Thanks for sharing your story, Sherry. I hope the orange juice memory is just a glitch or connected to something strong, but benign. Like food poisoning.
This line sticks out for me: “…consistently downplaying the impact it had and insisting that my abuse simply didn’t measure up to what happened to other children. Lots of other children.”
Sexual abuse stories like this are getting more airing here in Canada. This follows a news item of a popular radio host who was fired for his admitted sexual preferences (BDSM). In the wake, nine women have come forward to say, um, no, that wasn’t consensual, that was an attack. But they kept it to themselves for years. Until one actress came forward.
Now on social media, girls, women, and men are finding their voices to answer the question, “But why didn’t you say anything when it happened?” There are many reasons, including the fact that each victim downplayed the attack.
When I was a young girl, I was “attacked.” See the quotes? Yup, downplay. Picture it: a public park, we kids are seated in the shade around the wading pool. There are dozens of kids and their minders. A grubby, grizzly old guy comes up to me. Makes small chat about “what a cutie” and then he reaches out and pokes me in the crotch with his dirty finger. I recoiled and looked at him, confused. And that was it. He was gone.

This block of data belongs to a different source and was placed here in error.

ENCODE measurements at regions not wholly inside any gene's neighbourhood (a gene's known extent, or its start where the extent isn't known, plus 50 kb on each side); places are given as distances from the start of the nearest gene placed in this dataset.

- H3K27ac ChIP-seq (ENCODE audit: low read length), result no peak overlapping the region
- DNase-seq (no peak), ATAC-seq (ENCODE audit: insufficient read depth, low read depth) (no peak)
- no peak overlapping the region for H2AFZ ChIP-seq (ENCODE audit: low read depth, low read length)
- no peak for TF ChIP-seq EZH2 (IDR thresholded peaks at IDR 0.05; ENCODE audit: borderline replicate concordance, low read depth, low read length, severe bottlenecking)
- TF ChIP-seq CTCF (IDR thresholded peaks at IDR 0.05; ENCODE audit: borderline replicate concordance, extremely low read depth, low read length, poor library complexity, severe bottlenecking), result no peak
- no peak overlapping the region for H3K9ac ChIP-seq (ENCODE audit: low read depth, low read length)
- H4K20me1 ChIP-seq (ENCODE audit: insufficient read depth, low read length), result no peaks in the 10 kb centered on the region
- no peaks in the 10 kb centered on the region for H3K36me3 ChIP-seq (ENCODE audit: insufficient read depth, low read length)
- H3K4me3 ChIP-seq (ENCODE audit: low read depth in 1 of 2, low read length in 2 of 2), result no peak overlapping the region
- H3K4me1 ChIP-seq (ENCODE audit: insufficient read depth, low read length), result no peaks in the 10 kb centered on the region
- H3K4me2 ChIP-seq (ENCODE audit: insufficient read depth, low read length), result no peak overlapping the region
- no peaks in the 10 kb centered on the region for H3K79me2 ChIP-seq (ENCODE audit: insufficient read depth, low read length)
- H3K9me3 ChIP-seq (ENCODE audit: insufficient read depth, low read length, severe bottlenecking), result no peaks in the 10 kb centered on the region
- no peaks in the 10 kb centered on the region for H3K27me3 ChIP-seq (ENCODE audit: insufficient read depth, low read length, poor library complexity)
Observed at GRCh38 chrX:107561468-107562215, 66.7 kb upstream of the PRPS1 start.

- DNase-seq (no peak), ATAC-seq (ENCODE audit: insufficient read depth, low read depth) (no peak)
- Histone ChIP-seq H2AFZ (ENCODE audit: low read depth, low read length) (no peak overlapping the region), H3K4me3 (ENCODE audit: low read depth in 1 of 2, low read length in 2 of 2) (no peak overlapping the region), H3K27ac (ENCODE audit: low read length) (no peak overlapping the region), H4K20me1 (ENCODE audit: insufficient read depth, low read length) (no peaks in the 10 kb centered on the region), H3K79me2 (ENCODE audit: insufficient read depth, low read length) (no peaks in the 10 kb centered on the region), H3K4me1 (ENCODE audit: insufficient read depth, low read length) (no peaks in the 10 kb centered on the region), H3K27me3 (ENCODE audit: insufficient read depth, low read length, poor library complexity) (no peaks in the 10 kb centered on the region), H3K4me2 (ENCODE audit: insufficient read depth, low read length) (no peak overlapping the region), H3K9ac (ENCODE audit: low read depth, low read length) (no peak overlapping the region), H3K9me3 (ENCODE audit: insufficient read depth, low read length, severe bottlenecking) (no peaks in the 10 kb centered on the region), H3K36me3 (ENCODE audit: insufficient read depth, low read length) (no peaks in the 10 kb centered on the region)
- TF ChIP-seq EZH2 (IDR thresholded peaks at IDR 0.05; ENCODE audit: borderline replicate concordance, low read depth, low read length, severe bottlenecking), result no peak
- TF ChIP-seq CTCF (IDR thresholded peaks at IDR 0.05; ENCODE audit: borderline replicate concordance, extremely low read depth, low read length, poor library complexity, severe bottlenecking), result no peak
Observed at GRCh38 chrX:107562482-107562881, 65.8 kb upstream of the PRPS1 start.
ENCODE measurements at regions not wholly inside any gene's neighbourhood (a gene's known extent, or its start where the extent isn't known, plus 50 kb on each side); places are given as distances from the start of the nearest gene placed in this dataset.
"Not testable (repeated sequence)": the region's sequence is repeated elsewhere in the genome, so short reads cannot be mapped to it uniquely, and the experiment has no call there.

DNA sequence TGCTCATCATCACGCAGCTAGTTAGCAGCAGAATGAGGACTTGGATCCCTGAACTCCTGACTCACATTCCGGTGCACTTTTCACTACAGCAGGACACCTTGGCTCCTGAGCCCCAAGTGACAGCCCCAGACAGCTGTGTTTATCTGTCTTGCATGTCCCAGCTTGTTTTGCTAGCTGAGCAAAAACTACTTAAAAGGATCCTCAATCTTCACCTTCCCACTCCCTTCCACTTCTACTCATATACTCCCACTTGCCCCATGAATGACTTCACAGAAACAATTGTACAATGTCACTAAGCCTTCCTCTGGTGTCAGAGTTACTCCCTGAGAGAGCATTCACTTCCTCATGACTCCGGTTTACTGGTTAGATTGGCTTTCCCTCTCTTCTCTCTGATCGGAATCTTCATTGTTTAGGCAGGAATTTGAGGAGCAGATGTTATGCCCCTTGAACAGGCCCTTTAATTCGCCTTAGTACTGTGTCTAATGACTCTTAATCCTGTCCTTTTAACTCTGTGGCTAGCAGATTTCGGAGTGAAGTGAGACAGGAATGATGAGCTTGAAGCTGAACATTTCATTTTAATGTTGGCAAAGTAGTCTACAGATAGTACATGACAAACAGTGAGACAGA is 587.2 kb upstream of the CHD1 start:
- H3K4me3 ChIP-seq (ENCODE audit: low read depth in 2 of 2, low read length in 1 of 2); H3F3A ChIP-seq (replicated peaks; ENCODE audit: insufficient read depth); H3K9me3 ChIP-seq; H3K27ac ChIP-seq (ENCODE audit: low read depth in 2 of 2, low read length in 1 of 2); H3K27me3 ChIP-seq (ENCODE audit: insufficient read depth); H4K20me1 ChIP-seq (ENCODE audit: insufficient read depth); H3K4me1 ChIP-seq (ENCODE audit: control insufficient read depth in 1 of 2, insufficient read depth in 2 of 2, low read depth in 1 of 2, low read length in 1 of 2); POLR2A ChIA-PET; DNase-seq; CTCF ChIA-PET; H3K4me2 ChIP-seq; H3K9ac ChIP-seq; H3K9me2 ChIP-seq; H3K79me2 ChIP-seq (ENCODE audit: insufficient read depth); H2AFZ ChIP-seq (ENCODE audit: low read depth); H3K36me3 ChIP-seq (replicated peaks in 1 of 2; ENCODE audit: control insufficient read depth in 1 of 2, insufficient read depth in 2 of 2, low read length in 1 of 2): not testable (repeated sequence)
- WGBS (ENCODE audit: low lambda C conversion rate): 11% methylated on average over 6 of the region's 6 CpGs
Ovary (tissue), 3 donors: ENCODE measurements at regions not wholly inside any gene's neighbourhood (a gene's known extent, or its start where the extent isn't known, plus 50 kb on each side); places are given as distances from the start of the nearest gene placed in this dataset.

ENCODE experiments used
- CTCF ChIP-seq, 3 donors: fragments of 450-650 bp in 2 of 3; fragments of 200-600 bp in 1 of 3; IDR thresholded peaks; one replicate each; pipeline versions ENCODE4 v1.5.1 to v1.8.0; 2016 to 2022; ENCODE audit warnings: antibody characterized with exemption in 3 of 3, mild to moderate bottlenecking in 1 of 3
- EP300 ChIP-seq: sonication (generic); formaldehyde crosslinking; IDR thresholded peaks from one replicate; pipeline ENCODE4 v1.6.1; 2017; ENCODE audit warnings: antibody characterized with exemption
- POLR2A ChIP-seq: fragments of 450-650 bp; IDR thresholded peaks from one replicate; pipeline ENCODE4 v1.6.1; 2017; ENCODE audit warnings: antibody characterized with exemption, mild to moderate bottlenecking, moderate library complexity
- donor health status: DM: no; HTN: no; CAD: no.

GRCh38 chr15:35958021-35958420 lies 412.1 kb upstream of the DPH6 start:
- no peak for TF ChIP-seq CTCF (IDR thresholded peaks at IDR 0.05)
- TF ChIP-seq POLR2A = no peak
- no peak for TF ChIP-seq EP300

On the scheme of things, it was minor. It barely registers on the sexual abuse meter. But the fact remains, he crossed a line. That is all it takes to qualify as abuse, in my books.
Karen at Mended Musings wrote a beautiful and brave post yesterday that I was honored to reblog at her request. As part of that reblog, I promised to write my own story of sexual abuse in a effort to shine even more light into the dark places that many, many MANY of us have and uncover those secrets that keep us sick and wondering what’s wrong with us.
There’s nothing wrong with us. In fact, when we’re brave and tell our stories, we move from victims to victors.
My maternal grandmother was my salvation as a child. I would go and visit her in the mountains of Western Maryland in the summers of my childhood. There, with her, I felt that I was loved. I was accepted. I could exhale. She was my biggest hero, my confidant, my true north.
She was also my pimp.
When I was…
View original post 849 more words
Categories: In Other News
Tags: sexual abuse